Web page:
At Home With LWE: 23rd November - Reeko TakeoverMon 23rd Nov
In today’s At Home With takeover we take a deep dive into the world of Reeko, one of techno’s most prolific, daring and forward thinking artists.
Orbiting around the dark, twisted and industrial-laced sounds of techno, Spanish-born Reeko is a longstanding heavyweight of the industry with a myriad of influential releases for the likes of PoleGroup, Soma as well as his own esteemed imprint, Mental Disorder. Reeko’s much anticipated upcoming album, ‘Dualidad’, set for release on 27th November, sees him explore the untouched depths of dissonance between welcomed sonic imperfections and complex opposing irregularities.
Reeko’s selection of picks include Surgeon, Fumiya Tanaka, Jazz-o-Tech, The Beatles, André Breton and Ingmar Bergman.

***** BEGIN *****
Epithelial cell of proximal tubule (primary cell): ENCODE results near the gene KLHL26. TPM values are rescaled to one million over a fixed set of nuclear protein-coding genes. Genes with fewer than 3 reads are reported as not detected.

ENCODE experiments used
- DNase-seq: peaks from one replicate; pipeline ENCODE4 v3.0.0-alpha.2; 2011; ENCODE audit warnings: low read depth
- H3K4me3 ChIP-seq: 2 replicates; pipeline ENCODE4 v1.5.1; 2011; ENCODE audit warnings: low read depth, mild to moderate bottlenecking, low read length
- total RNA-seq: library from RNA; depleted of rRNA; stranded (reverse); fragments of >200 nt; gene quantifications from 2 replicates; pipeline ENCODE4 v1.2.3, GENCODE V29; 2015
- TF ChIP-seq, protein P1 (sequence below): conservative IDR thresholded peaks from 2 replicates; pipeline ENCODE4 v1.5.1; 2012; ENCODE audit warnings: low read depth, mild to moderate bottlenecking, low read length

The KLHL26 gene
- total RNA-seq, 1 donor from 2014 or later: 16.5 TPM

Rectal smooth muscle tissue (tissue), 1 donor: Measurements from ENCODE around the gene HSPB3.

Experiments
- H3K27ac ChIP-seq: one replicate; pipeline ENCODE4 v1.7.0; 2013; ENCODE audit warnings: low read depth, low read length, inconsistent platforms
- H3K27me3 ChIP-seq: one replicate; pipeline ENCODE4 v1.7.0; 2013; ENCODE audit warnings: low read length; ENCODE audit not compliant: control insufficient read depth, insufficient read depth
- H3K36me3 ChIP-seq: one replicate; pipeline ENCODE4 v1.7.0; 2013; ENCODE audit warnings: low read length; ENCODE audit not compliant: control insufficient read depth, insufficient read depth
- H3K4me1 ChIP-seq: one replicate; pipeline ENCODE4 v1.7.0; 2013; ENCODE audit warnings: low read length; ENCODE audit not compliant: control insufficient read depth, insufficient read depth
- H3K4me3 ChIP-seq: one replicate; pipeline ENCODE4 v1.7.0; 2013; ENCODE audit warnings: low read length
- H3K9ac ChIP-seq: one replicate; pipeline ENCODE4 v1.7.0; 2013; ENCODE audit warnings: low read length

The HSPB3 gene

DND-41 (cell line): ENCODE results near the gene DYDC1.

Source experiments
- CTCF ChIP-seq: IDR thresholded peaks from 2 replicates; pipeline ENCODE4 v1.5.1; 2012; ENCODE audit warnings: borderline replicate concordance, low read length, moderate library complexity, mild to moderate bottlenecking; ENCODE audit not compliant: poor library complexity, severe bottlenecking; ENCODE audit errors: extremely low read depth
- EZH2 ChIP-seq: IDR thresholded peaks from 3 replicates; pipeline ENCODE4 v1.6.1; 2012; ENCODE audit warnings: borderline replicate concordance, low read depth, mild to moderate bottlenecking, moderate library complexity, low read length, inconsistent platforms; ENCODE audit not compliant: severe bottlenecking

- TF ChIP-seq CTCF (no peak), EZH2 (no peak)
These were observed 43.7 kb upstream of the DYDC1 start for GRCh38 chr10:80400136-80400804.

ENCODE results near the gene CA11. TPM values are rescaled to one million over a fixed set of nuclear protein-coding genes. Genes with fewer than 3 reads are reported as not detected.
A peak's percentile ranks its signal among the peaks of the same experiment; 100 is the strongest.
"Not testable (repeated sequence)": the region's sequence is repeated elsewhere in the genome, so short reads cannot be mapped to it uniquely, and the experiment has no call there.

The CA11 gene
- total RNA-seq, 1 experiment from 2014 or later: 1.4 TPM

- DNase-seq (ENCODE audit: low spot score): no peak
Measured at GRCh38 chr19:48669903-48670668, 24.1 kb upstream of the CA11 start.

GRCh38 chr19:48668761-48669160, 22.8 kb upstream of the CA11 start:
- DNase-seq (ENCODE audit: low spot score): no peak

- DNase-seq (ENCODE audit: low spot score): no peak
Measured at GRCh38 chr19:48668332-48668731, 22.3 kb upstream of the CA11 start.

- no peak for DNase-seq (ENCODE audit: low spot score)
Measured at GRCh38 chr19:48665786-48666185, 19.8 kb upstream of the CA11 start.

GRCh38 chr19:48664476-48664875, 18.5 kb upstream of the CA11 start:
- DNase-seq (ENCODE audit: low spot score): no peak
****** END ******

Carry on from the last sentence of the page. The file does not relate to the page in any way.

Surgeon - Self Isolation Mix 4
A very interesting mix by Tony made during the last quarantine. Thanks to this mix I got to know very interesting artists away from techno.
Fumiya Tanaka - La Real (1998)
Fumiya Tanaka was a great influence on me and the first time I saw him was at the club "La Real" in Asturias (Spain) in 1998. That set had a great impact on me and my way of developing a set. Unfortunately, I could not find it on the internet, but I found this fragment from the Fuse club (Brussels) which is quite similar to the set he did at La Real. I remember because I had that set recorded on cassette.
Jazz-o-Tech - This Is Techno Jazz, Vol. 1
A current album which I found a very interesting proposal. It combines jazz with various styles of electronic music. An album with a different focus.
The Beatles - White Album
Besides the Beatles' music, which I find sometimes good and sometimes not so much, the sounds they have been able to have achieved on this album and the experimental processes are absolutely incredible.
"Manifeste du surréalisme" by André Breton
A book that is not very easy to read because it does not tell a specific story. It's a rather intense definition of surrealism.
"Persona" by Ingmar Bergman
An incredibly innovative film from 1966 and totally out of the patterns of the time. Highly recommendable!